Look up the term “consummate pro” in Webster’s Dictionary of Showbiz Lingo and you’ll find a picture of Betty White.
White was at the Shrine Auditorium Friday afternoon to zip through a rehearsal for her Life Achievement Award acceptance segment on Saturday’s SAG Awards telecast.
You gotta figure that a woman who has spent more than half of her life in front of the camera didn’t really need to rehearse a three-minute speech — and who would have complained if she had begged off — but Betty being Betty, she was only too happy to don a pale green raincoat and brave the wet for the run-through.
Even in rehearsal, she received a whole-hearted standing ovation from every crew member, publicist, decorator and set dresser who was running around the Shrine putting together the tables, seating arrangements and such for Saturday’s kudocast and dinner gala. After Betty did her thing — adding a cute ad-lib and gesture to the TelePrompter script, which I’ll be curious to see if she does on the telecast — producers surprised her (and three other staffers) with a big cake and a chorus of “Happy Birthday.”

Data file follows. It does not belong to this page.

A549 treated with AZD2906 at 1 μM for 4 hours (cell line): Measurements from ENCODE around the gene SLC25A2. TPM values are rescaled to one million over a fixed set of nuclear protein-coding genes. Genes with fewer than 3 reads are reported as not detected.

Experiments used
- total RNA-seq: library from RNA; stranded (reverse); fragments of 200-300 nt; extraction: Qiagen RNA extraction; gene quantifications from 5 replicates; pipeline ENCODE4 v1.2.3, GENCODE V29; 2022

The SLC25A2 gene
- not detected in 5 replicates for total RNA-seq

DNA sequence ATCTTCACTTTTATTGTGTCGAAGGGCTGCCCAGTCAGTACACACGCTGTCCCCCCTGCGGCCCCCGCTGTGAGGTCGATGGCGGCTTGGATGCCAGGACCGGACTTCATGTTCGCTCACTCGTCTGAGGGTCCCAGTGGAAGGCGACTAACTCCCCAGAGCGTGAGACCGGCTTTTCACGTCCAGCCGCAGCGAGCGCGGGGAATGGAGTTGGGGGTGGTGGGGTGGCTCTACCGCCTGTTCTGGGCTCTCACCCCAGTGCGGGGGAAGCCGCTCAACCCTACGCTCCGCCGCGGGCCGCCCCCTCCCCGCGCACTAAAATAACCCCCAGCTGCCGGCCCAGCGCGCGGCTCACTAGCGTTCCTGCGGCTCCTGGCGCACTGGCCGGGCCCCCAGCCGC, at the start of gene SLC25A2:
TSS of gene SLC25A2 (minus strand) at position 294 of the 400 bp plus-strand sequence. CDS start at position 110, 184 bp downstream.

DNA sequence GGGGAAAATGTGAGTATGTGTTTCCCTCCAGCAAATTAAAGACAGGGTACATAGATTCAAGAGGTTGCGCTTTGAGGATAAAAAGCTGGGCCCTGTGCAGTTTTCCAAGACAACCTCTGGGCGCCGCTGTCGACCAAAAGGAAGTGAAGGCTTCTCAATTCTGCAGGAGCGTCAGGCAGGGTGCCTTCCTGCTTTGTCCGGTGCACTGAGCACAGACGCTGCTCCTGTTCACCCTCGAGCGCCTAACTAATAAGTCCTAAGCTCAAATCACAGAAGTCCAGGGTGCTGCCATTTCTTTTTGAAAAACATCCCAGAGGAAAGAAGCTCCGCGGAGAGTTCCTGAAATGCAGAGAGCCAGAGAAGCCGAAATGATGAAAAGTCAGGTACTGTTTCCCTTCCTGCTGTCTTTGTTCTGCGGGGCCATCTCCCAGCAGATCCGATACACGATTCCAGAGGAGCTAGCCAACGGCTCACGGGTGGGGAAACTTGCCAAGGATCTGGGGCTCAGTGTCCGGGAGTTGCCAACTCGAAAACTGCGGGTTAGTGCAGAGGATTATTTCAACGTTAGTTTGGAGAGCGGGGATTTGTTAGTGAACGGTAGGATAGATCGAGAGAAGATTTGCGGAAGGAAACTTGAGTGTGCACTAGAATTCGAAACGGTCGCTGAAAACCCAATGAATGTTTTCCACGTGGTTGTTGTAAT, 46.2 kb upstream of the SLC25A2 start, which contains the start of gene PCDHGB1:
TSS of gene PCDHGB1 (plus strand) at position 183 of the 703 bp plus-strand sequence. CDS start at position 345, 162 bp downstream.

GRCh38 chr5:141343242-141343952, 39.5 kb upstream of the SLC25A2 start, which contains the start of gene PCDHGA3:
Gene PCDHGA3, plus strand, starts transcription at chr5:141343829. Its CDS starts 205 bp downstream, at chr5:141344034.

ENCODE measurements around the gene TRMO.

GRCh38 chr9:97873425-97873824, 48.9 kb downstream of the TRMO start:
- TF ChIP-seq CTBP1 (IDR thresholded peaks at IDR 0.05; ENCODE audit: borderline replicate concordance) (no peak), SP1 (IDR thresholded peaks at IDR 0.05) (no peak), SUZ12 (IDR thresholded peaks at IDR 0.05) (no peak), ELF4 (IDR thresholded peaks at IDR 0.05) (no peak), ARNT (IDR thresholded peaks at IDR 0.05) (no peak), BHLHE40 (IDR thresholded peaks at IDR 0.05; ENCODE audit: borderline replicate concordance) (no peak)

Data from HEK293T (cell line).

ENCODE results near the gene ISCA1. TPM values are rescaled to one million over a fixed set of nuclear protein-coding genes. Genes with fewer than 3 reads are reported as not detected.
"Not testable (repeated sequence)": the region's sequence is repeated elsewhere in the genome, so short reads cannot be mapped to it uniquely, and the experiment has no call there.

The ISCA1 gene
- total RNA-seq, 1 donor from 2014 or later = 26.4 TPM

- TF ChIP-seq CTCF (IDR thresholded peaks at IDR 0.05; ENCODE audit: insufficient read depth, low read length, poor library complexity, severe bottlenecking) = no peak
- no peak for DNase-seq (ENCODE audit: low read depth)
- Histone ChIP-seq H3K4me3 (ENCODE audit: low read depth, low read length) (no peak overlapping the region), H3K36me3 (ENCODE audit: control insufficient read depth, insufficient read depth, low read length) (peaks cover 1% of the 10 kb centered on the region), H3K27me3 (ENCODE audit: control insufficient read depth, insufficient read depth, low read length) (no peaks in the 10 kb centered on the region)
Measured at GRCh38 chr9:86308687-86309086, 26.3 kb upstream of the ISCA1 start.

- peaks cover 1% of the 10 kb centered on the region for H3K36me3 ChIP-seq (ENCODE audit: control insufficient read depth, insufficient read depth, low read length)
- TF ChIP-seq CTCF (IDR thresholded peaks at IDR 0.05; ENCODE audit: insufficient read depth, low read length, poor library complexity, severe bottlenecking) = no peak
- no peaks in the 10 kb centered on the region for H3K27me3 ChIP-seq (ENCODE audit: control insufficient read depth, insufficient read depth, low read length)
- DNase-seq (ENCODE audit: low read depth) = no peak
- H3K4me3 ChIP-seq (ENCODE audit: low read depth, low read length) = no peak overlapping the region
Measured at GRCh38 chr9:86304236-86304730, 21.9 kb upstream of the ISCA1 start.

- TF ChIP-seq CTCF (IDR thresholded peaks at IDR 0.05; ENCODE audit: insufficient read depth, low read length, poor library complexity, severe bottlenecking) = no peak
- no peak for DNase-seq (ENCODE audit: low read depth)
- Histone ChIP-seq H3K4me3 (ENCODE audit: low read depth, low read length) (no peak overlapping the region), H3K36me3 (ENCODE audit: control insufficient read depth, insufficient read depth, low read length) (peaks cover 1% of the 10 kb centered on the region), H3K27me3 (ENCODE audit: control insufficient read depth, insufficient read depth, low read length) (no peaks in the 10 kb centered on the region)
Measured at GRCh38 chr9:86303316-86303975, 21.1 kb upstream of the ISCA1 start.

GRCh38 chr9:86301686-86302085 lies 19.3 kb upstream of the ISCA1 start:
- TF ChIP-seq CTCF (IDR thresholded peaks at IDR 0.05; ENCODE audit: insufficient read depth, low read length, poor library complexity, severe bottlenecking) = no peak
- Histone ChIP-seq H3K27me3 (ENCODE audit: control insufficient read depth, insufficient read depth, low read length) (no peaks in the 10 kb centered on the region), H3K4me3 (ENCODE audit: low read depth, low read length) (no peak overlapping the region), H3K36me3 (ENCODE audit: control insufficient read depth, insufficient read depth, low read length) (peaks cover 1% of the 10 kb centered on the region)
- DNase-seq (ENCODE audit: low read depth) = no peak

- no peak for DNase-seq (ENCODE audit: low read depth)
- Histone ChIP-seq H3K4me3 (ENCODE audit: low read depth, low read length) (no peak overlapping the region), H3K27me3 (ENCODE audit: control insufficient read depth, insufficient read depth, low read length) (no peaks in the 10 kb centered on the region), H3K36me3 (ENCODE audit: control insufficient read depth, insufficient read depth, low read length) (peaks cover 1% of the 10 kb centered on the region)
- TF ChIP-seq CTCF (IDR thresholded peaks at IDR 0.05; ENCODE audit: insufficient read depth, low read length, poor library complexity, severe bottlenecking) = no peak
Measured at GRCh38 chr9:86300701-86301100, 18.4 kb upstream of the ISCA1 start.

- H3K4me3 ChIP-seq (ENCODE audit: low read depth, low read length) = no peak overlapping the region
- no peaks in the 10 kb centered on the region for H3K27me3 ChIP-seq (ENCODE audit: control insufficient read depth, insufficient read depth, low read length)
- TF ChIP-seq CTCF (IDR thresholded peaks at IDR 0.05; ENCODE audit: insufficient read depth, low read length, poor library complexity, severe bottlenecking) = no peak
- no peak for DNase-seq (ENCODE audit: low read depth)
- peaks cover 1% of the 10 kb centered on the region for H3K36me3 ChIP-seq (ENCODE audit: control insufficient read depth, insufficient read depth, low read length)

Betty turned 88 this past Sunday. At the risk of sounding condescending, I marveled at how genuinely spry and sharp she is, in every way. After she blew out the candles on the cake, she hustled back to the podium to quip: “We had a chance to be in show business but we just blew it.”
Afterward, Betty moved to the back of the Shrine to endure another 20 minutes of questions she must’ve heard 30,000 times before from a clutch of reporters — all of us smiling ear-to-ear and lining up for pictures, and she indulged every one of us. I don’t believe the woman has a disingenuous bone in her body. I don’t think it’s possible for her to know just how beloved she is by so many people.
By the accounts of all who know her well, the Betty White you see on screen is Betty off screen. Like her onscreen persona, White is the master of being sweet without being saccharine. She’s saucy — occasionally even a little bawdy — without ever getting crude or cringe-worthy, and she’s fearless in her pursuit of whatever her character calls for. And she has a deep respect for writers. Actors “can help a good show, but you can’t save a bad show,” she said when asked about the showbiz lessons she’s learned. “There just ain’t no way, if it ain’t on the page.”
She went on and on about how much fun it was to work with “Sandy” Bullock on “The Proposal.” And she didn’t mind her easy-on-the-eyes co-star Ryan Reynolds, either. “I kept telling him that I wasn’t too old for him but he just wouldn’t hear it,” she told us with a wink.